Statement following recent terrorist attacks

A statement on behalf of the Board and the Moderators of the Faith Communities Forum of the Inter Faith Network for the UK

We condemn in the strongest terms terrorism and other acts of violent extremism.  They have no place in a democratic society. We deplore these fundamental acts of inhumanity and our thoughts and prayers are with those who have been affected.

In recent times, in many places around the world – as this week at the Notre-Dame Basilica in Nice in France – people have been murdered at their places of worship. Such attacks on places of worship are a reminder to stand together and to continue to work together with ever greater urgency against ignorance, prejudice and hatred.  Hatred and violence targeting any community because of its faith and belief are scourges that cannot be tolerated. There must be freedom for all communities to worship and practise their faith freely and without fear.

Terrorists and other violent extremists usually draw on extreme political ideologies or, in some cases, selectively, on religious writings in ways which can distort and pervert their fundamental values and intent. It is vital that there is greater faith literacy within as well as about our different faith traditions and that informed voices within those speak out.

Some acts of terrorism are linked to particular political issues, for example instances of perceived imbalance of rights such those as freedom of expression and freedom of religion, or even linked to a conviction that particular beliefs override such rights.  

Therefore, alongside such security measures as are necessary, it is also vital that there is continuing commitment to education and reasoned debate and discussion, working toward outcomes enabling people of even strongly differing perspectives to live well together.  

We call for even greater focus to be given to tackling hateful discourse wherever it may manifest. We call also for increasing spaces for dialogue – within educational and other civil society institutions as well as within faith communities - about issues over which there is strong disagreement, as well as encouragement to take these issues up within the democratic process.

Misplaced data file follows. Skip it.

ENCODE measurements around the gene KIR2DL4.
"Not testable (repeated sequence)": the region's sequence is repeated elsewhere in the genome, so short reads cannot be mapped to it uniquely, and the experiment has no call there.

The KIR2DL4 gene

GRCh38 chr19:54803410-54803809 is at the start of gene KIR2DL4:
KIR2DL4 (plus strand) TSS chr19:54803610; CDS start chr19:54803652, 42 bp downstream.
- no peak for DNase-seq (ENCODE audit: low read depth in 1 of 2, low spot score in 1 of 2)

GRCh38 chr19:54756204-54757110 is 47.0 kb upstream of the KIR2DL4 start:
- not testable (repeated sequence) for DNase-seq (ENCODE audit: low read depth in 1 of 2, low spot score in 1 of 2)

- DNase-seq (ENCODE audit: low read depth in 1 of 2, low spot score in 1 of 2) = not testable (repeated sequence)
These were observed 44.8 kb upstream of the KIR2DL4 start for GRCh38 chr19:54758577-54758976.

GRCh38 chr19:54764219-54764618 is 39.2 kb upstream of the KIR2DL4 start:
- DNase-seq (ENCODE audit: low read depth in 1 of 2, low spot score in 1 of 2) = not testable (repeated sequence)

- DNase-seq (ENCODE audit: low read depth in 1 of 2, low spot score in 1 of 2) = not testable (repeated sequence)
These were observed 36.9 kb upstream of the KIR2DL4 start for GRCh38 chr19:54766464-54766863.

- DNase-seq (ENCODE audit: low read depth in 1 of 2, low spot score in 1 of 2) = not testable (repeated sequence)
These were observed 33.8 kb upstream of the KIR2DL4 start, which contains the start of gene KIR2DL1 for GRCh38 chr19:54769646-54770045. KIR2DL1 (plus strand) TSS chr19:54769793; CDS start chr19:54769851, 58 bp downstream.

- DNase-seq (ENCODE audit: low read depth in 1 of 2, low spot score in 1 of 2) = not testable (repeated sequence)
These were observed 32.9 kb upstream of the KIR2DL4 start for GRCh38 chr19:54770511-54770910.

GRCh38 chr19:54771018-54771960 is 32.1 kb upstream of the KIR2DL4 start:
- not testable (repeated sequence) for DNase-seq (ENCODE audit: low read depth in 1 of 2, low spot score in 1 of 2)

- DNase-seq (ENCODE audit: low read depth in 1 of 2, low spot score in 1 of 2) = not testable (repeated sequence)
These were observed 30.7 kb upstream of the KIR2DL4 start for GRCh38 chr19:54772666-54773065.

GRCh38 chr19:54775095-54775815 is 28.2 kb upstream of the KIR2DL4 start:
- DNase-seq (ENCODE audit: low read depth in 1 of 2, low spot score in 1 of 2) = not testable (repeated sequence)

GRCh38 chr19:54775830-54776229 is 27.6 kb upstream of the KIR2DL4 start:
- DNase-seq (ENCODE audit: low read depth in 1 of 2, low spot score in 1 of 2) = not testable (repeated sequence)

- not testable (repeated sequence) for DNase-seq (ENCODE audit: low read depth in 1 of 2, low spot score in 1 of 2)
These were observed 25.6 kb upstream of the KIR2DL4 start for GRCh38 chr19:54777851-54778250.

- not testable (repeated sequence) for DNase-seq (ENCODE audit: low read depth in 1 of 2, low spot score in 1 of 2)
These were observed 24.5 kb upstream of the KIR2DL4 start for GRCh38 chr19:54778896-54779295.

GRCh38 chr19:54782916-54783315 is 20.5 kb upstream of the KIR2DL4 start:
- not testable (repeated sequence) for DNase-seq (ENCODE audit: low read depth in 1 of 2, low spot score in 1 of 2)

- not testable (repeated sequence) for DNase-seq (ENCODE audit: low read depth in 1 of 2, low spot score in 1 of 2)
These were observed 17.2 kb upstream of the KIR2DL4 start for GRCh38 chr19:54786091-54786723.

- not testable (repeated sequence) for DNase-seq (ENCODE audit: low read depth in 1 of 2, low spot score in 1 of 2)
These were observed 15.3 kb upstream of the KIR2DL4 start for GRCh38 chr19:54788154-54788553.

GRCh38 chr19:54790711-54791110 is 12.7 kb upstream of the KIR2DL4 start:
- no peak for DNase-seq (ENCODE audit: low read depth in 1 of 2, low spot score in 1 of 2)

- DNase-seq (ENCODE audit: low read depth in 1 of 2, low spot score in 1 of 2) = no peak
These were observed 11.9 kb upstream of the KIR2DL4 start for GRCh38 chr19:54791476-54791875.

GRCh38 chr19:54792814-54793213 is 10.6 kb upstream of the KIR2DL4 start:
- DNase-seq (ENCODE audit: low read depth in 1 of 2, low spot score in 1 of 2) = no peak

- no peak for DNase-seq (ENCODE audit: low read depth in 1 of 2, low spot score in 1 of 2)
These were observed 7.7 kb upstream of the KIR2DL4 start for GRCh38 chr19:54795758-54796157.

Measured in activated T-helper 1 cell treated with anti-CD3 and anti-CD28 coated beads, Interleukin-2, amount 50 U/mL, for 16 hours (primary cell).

A statement on behalf of the Board and the Moderators
of the Faith Communities Forum of the Inter Faith Network for the UK

30 October 2020

Notes for editors

  1. Media queries to the Inter Faith Network: email
  2. This statement can be found at and a copy of IFN’s statement making policy at
  3. The Inter Faith Network for the UK was founded in 1987 to advance public knowledge and mutual understanding of the teachings, traditions and practices of the different faith communities in Britain and to promote good relations between people of different faiths in this country. It works with its member bodies and others to carry out these aims.
  4. Member bodies of the Inter Faith Network include: national faith community representative bodies; national, regional and local inter faith bodies; and academic institutions and educational bodies concerned with inter faith issues. A list of member bodies can be found at
  5. IFN guidance, Looking After One Another: The Safety and Security of our Faith Communities - published in partnership with the Ministry of Housing, Communities and Local Government, the Home Office, the Crown Prosecution Service, the National Police Chiefs’ Council and the National Fire Chiefs’ Council - is relevant to safety and security of places of worship.  The document contains guidance on responding jointly to attacks on places of worship; working for calm at times of tension; and working to build on and strengthen existing good inter faith relations. It contains material about how and where to report hate incidents, cyber-attacks, and actual or suspected terrorist activity; where to find information on strengthening the security of buildings; and where to find information about working to build – and strengthen – good inter faith relations locally.

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